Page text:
Dec. 2, 1941, came and went pretty much as usual for bad guys and baseball in New York City. Mob boss Louis “Lepke” Buchalter was sentenced to death for ordering the shooting of a garment trucker. Future Baseball Hall of Fame inductee Mel Ott was named New York Giants player-manager. With mobsters put away and spring training months away, surely Americans could afford a long winter’s nap.
However, that same day, Admiral Yamamoto of the Japanese Imperial Navy ordered his fleet on its stealth approach toward Hawaii. Their attack commenced at 7:53 Sunday morning, Dec. 7, while sailors rested in their bunks. “Why were we caught napping at Pearl Harbor?” Military history writer James A. Warren argues: “The simple truth is that we did not believe it could happen.”
In 1940, Harvard graduate John F. Kennedy published his thesis, Why England Slept, explaining: England did not anticipate Hitler’s huge deceptions as he rearmed Germany.
Two decades later, President Kennedy’s eloquent inaugural address advocated realistic peace with adversaries through strength: “We dare not tempt them with weakness. For only when our arms are sufficient beyond doubt can we be certain beyond doubt that they will never be employed.” Despite his realism, Kennedy was simply shocked when at breakfast Oct. 16, 1962, he was served news that Soviet nuclear missiles sites were being constructed in Cuba. No mortal could predict whether Kennedy’s naval blockade of Cuba would trigger a nuclear war. But, President Kennedy said, “The greatest danger of all would be to do nothing.”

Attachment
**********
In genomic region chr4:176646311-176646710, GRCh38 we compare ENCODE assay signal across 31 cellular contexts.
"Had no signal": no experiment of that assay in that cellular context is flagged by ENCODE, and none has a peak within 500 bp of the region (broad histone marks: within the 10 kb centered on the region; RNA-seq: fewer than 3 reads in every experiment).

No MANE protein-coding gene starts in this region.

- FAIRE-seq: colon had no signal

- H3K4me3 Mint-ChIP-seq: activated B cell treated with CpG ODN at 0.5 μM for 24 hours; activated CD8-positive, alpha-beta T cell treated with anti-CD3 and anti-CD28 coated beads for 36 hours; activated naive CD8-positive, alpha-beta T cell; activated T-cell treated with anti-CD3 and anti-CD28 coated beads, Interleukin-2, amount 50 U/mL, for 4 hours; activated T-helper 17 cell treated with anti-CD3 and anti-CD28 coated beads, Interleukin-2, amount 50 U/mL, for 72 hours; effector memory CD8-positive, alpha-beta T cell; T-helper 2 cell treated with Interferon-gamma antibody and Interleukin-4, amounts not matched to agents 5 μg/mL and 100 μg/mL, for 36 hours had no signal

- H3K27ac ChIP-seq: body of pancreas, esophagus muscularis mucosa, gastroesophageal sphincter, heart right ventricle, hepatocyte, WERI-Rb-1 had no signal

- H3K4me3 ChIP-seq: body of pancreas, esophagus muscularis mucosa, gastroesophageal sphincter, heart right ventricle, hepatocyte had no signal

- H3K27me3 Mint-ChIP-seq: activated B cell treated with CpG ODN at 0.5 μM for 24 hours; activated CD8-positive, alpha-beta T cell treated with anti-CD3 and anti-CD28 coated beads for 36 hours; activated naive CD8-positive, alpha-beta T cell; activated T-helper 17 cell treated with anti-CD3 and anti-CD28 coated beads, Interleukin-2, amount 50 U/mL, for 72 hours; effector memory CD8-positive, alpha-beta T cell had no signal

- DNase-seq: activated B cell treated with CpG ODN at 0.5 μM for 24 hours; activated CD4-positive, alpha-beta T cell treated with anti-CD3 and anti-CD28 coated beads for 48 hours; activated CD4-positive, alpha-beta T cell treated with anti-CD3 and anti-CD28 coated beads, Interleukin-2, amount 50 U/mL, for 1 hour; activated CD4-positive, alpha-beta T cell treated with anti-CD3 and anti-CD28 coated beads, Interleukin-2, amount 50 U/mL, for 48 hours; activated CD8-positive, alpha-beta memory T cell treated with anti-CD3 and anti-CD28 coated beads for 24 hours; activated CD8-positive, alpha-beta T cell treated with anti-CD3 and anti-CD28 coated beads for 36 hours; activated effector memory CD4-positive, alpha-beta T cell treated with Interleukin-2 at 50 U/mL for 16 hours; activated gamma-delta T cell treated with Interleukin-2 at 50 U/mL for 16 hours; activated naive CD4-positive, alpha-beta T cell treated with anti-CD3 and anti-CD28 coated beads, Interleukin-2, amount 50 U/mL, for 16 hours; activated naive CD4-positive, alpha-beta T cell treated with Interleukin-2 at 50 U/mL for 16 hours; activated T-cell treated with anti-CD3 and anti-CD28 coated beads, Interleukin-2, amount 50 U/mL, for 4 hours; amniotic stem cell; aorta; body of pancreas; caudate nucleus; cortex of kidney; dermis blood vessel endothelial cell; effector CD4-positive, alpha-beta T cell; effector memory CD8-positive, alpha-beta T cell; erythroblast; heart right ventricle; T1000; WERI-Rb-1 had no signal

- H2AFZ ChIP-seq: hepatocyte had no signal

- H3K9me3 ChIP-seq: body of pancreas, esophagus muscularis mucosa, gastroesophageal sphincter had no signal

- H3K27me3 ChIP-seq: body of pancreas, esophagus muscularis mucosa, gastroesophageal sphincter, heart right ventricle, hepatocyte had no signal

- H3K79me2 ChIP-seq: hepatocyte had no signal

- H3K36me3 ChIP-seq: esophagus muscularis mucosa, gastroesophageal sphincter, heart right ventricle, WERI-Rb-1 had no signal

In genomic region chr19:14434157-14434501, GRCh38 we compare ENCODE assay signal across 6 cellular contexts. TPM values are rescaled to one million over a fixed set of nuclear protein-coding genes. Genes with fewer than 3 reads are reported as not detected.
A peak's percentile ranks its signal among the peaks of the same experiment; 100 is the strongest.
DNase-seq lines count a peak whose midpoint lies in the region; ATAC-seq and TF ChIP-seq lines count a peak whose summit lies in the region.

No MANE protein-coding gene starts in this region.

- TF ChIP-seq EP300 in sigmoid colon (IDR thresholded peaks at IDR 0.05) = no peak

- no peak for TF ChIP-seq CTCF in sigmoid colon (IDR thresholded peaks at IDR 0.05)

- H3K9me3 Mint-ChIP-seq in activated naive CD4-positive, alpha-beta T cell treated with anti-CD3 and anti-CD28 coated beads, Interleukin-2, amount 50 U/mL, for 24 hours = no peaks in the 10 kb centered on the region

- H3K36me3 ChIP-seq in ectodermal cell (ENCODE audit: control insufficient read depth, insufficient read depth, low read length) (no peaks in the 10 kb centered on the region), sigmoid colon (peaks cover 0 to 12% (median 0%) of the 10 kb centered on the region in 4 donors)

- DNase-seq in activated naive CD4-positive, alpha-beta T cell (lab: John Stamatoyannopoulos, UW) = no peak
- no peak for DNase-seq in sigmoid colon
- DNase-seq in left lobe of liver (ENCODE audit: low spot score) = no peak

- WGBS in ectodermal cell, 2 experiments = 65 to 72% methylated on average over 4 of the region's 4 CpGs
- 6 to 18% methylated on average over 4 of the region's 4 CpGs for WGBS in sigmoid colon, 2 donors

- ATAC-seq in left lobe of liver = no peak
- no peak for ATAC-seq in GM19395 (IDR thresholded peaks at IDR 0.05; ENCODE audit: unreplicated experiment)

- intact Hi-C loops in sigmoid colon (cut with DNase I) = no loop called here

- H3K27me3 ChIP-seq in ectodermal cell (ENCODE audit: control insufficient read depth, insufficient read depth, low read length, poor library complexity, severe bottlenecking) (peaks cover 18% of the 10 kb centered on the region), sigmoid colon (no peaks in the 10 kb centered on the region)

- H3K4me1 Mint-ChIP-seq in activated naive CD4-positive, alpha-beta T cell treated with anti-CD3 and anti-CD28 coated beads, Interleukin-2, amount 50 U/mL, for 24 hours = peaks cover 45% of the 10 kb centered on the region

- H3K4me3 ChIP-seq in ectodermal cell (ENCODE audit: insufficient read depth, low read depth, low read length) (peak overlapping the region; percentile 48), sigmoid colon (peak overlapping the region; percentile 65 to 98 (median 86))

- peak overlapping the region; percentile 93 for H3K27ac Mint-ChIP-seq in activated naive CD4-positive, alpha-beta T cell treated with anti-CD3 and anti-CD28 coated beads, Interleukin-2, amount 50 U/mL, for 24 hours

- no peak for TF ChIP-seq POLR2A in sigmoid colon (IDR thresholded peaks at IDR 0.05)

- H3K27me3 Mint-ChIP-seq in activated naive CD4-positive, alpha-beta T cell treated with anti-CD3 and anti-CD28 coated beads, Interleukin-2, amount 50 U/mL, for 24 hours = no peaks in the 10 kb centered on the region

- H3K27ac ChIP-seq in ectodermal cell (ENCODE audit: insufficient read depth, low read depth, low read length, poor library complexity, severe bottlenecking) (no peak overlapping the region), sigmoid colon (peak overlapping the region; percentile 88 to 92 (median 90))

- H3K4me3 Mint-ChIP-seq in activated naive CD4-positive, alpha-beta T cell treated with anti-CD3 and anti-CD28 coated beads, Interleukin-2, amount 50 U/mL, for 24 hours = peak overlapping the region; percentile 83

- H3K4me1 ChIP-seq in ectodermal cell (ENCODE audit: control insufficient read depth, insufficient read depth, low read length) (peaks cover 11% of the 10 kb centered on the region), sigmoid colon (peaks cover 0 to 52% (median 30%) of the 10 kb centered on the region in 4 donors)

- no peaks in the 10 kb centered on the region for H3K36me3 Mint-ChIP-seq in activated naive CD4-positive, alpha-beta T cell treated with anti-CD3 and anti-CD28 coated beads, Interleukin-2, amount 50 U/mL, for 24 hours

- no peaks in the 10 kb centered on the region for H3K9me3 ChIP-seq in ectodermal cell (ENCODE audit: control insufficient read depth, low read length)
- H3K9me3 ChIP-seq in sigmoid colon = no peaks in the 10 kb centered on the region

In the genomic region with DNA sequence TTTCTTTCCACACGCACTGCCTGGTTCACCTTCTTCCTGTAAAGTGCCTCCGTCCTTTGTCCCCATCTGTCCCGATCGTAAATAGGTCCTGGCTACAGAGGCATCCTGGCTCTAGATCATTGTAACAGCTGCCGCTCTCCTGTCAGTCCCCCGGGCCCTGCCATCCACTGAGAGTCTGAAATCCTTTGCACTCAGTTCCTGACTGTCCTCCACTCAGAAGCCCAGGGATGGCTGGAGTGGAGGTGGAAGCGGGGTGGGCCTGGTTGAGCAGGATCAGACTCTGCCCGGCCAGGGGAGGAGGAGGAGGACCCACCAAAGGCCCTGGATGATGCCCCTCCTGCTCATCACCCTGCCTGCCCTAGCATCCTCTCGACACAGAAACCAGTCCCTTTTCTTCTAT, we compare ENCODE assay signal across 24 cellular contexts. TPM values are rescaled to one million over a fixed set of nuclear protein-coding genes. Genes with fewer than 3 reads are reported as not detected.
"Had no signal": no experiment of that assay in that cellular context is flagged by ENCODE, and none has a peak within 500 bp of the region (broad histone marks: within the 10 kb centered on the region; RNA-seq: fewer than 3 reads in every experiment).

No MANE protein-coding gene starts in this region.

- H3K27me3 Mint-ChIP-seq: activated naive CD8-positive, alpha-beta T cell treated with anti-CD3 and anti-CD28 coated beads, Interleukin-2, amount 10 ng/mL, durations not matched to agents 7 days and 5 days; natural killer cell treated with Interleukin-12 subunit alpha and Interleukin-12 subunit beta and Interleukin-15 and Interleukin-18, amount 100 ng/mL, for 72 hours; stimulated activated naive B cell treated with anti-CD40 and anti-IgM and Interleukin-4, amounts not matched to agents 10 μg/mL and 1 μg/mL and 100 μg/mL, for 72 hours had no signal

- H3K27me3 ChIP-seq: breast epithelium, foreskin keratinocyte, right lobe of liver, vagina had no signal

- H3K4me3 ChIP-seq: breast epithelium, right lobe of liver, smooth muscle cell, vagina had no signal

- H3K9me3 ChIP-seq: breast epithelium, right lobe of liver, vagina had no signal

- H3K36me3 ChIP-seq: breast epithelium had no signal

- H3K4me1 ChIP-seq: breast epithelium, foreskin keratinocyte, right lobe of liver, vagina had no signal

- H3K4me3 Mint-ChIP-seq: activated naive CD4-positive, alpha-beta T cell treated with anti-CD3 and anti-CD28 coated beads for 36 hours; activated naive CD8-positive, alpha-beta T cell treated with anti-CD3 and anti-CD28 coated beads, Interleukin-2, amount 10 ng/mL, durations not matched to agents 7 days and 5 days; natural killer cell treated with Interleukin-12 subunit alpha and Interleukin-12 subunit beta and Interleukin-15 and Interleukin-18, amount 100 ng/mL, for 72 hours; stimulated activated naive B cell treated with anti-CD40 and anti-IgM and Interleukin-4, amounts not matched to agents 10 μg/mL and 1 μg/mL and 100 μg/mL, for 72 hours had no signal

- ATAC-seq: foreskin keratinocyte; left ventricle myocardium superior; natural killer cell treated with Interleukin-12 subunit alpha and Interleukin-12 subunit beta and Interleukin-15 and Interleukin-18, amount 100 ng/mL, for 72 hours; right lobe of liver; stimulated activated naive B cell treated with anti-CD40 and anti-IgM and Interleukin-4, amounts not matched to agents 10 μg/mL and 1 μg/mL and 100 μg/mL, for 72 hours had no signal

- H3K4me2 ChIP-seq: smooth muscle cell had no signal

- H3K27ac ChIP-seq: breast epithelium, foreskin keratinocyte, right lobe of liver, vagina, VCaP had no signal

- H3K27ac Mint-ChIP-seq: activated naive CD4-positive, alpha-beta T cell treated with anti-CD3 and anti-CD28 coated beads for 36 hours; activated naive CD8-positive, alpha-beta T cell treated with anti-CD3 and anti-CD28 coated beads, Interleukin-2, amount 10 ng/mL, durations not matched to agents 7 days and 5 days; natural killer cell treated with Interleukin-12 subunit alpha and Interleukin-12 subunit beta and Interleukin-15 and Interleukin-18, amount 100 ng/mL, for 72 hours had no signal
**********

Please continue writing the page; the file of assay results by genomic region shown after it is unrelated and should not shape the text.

The 1942 film, Casablanca challenges Americans to wisely wake up while there is time. The story opens on Dec. 2, 1941. Humphrey Bogart plays Rick Blaine, owner of Café Americain. After closing time, Rick drowns his sorrows, hoping sweetheart Ilsa will return. In a moment of moral clarity, he asks Sam a rhetorical question: “If it’s December 1941 in Casablanca, what time is it in New York? I bet they’re asleep in New York. I bet they’re asleep all over America.”
As time goes by, the price of liberty is eternal vigilance.